Hope all is well.

  4. Great post Mark and I agree with your breakdown of holdings between the RRSP / TFSA / Taxable. It’s best to hold Stocks / ETFs that pay eligible dividends to minimize the tax burden (also covered this concept in my dividend investing video). After that, owning Stocks / ETFs that pay little dividends is also well thought out since you would only have to pay capital gains tax when you decided to sell.

    Dividends from international holdings get taxed just like interest, at the highest marginal rates, so it’s best to avoid those in a taxable account if possible.

    – DG Capital

    1. Thanks DG! Yes, based on what I’ve learned and how best to apply to our income needs in semi-retirement I figure if I continue to max out TFSA and RRSP for the coming years, early/semi-retirement should occur. I can rely on dividend income from the taxable account and capital gains from that account to live from too!

      Happy investing,

  5. Hi Mark;
    Given that many of our TFSA holdings have lost value these past months (mine which was max’d is now down a few % thanks to my REIT drop),
    will CRA let us contribute some more money now to bring our total value back up to the current year’s maximum?
    …OR given that we had previously contributed the maximum dollars allowable, does CRA deem that we may no longer contribute — even though our current total value is lower than their allowable 2020 maximum.

    For those who may not yet have max’d their contributions, if they were able to contribute to top-up their reduced-value TFSA now, would they calculate their allowable top-up by subtracting their current TFSA value from their allowable total contribution?
    … OR again would CRA only allow them to contribute the difference from their former contribution total (even if it is less than that value presently) and their allowable maximum contributions?

    1. If you lose money in your TFSA, it is too bad for you, as you cannot even claim the loss if you sell at that loss. Likewise, you don’t claim the gains. You do not get extra contribution room for your bad luck.

      My TFSA is at a huge book value loss. I keep REITs in there, along with others I thought would do well. Doesn’t always turn out that way. I also manage my husband’s TFSA and his is valued much higher than mine.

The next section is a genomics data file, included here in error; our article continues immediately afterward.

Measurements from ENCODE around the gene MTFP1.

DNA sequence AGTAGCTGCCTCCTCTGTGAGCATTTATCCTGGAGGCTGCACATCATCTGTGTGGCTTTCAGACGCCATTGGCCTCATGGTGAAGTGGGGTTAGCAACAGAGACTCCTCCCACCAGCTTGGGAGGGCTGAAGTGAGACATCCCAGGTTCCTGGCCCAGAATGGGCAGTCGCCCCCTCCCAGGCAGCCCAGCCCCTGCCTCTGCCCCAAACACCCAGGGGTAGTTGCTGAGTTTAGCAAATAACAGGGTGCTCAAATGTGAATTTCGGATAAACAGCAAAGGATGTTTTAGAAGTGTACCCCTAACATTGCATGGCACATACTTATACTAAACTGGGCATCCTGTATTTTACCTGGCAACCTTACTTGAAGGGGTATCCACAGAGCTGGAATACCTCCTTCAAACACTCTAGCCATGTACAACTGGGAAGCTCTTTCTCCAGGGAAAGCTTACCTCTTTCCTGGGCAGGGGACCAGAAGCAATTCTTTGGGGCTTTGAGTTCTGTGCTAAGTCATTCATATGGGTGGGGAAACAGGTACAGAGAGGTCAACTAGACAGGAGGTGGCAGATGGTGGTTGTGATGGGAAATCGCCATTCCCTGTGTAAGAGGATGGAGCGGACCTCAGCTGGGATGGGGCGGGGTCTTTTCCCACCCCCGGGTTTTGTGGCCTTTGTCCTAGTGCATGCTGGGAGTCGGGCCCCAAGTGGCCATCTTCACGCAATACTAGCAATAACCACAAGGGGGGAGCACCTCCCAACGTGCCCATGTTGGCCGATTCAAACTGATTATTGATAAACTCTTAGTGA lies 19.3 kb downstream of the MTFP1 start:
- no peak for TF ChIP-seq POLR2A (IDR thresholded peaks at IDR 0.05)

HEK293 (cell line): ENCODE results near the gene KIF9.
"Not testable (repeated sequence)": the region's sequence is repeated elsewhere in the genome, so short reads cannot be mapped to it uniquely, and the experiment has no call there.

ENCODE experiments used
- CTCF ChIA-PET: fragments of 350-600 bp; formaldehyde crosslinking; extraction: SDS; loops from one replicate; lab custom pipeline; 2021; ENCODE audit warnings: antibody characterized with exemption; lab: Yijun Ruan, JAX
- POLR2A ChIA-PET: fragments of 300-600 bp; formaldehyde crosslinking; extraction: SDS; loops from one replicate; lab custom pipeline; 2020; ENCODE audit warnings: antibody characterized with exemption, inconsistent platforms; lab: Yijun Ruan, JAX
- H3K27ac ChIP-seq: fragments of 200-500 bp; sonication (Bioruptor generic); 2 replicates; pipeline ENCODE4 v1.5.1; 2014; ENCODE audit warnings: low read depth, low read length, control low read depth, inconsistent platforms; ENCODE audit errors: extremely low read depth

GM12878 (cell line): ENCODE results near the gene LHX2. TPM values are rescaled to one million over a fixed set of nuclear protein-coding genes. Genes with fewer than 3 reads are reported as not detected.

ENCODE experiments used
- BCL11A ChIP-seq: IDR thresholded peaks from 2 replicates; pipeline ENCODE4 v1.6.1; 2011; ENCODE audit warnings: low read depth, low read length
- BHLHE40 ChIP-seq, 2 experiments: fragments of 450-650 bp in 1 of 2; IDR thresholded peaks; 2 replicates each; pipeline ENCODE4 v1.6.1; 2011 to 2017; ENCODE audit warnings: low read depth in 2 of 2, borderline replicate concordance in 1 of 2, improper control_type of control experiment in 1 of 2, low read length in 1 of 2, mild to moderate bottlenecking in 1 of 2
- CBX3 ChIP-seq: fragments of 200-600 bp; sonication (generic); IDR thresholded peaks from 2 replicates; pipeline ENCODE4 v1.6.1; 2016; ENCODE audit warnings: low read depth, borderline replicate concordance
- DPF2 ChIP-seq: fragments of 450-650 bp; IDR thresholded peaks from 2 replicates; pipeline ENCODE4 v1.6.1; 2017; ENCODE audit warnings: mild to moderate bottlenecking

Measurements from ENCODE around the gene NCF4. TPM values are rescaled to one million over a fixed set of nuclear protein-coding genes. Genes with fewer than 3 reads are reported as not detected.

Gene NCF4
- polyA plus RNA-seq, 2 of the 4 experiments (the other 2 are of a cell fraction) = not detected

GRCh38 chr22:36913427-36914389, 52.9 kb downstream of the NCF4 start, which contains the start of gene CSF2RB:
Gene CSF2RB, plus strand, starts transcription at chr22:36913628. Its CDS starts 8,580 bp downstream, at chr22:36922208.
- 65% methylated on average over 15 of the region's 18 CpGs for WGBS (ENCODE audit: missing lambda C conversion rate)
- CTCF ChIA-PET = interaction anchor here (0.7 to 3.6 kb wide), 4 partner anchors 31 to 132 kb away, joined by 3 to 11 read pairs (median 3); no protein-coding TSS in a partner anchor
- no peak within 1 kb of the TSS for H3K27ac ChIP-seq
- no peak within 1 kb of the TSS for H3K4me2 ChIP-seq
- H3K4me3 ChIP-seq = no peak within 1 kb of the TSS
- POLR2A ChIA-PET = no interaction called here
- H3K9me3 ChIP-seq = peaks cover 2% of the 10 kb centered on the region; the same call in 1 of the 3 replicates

Wish one of my very huge cash account winners was in there, but alas it is all taxable gains.

      1. Yes, same thoughts to Toby.

        1. If you lose money inside the TFSA it’s “your problem” since money has already been taxed prior to TFSA contributions.
        2. I also keep REITs inside my TFSA (and have been hit rather steep because of it) but they will come back someday. I keep REITs inside my TFSA to avoid any messy tax returns more than necessary.

        Stay well!

      2. Same here with Barbara and Judy. I manage both accounts of mine and my husband’s. But his accounts always perform better than mine. Don’t know why. LOL. Fortunately, I have no plan to part with him.

        As I consider TFSAs as potentially income generators after we retired, I don’t worry that much about capital loss as long as the investment income does not go down too much.

    2. Hey Toby,

      Great questions but sadly, when it comes to the TFSA, “we are all in this together too”! The rules are simple and the same for all of us.

      1. Prior to making any TFSA contributions, they were taxed. So, any gains or losses inside the TFSA are just that = tax-free. This means no capital gains to be reported and you cannot claim a capital loss. It is what is it!
      2. For those that have not yet maxed out contributions I suppose you have some choices – not to max it out, contribute a bit over time and invest and try and time the market, or try max out it as soon as possible and invest. I personally chose the latter. I prefer to have money working for me regardless if the value is down but that choice is yours and not easy these days I know.

      Good luck Toby!

  6. Reducing debt should be at the top of ones checklist. then if debt is manageable, and they have funds to invest, max out their TFSA (and spouse). Then an RESP and finally RRSP.